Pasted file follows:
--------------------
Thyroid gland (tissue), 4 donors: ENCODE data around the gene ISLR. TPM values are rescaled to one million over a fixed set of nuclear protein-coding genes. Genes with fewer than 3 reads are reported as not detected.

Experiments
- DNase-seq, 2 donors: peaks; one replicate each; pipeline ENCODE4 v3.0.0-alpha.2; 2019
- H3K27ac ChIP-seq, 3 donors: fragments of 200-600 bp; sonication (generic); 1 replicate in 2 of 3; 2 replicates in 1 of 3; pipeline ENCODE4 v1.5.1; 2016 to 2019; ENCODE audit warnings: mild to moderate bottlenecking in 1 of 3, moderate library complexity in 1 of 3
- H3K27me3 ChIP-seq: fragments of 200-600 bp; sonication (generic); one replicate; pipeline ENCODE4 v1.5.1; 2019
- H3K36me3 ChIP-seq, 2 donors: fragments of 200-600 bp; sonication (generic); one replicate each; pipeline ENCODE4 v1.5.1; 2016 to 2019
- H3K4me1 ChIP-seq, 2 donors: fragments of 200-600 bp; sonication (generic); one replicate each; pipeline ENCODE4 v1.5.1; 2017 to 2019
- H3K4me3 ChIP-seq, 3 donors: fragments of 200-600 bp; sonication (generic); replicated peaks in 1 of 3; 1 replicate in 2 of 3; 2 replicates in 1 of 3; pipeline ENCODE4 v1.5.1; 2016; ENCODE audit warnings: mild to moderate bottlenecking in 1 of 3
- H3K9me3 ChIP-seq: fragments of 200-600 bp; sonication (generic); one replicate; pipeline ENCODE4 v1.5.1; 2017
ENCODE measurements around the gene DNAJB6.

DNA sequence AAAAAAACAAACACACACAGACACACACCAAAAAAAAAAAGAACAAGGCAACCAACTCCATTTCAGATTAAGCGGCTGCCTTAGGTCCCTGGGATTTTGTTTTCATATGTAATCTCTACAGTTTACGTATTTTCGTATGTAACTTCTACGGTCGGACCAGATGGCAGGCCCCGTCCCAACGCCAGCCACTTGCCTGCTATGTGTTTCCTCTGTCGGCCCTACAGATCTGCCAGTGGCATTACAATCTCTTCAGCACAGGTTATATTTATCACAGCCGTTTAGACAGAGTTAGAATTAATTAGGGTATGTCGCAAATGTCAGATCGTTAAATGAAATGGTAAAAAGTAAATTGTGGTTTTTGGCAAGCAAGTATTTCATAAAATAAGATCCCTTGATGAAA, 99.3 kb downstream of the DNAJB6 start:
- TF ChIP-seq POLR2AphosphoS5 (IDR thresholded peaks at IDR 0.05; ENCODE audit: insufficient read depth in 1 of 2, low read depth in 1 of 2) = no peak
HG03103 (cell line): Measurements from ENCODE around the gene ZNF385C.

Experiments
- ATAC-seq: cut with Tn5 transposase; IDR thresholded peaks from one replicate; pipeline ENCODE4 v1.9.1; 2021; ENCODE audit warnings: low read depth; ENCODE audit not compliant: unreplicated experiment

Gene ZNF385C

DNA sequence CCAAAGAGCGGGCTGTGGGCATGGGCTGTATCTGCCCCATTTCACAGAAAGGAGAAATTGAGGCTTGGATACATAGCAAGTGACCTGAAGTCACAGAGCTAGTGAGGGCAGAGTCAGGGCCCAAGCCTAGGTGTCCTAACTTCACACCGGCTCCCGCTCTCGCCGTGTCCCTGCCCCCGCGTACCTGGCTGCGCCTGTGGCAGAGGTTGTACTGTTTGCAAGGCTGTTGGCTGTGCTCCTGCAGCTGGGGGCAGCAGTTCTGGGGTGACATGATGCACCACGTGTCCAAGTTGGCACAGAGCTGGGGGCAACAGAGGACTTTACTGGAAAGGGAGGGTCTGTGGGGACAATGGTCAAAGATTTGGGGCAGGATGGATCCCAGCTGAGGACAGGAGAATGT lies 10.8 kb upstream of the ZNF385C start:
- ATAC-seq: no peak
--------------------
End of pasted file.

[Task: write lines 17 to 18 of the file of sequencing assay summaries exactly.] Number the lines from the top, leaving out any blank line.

DNA sequence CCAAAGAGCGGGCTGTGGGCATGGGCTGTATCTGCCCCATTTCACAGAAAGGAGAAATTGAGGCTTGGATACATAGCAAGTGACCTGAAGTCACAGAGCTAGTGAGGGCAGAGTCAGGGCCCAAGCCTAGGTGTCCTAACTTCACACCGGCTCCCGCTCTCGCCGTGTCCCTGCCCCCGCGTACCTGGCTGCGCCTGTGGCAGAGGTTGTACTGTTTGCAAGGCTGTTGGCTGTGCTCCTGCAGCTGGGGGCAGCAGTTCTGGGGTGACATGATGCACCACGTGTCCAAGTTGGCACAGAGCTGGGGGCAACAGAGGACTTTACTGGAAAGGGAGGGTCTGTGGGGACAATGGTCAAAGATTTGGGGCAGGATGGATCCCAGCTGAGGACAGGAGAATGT lies 10.8 kb upstream of the ZNF385C start:
- ATAC-seq: no peak